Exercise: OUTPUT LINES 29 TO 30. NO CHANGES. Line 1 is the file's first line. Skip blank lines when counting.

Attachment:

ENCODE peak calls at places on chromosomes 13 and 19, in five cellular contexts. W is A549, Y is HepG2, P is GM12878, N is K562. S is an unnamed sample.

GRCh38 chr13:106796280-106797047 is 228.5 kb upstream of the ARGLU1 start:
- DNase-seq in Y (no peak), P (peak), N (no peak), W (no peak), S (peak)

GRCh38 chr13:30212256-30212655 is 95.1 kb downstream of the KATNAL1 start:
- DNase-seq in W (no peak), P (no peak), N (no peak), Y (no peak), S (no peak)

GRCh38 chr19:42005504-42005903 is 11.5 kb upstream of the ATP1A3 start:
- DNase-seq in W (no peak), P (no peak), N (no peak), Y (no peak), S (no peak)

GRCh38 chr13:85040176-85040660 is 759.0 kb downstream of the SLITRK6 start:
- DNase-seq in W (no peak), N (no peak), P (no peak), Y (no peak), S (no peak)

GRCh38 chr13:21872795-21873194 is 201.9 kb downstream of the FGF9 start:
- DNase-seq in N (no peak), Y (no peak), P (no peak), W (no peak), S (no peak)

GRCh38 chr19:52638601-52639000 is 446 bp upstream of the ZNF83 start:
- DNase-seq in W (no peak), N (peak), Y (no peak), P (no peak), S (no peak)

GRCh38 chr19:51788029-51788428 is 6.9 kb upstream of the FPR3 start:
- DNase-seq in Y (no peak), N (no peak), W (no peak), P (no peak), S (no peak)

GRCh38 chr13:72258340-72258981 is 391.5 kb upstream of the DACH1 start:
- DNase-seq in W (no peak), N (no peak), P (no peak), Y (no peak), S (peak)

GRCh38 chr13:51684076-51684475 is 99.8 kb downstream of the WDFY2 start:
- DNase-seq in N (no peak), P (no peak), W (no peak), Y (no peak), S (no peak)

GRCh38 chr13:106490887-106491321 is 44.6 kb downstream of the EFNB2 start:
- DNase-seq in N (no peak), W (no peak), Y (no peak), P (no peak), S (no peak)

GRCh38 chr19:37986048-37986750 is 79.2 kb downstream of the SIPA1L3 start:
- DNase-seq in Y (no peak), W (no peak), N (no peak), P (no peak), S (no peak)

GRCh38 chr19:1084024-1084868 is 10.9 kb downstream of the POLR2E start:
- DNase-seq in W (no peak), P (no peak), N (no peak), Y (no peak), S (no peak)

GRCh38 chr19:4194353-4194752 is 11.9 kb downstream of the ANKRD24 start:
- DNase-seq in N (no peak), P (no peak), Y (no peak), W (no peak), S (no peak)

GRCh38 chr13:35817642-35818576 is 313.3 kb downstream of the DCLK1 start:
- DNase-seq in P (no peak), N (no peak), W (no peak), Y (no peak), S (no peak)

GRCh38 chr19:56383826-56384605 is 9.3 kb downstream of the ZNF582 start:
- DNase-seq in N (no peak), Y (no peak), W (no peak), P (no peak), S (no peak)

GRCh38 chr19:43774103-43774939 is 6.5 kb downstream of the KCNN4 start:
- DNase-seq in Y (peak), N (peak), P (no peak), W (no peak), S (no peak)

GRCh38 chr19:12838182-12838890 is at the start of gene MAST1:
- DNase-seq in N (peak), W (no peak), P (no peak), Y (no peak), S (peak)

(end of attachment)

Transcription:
- DNase-seq in P (no peak), N (no peak), W (no peak), Y (no peak), S (no peak)

GRCh38 chr19:56383826-56384605 is 9.3 kb downstream of the ZNF582 start: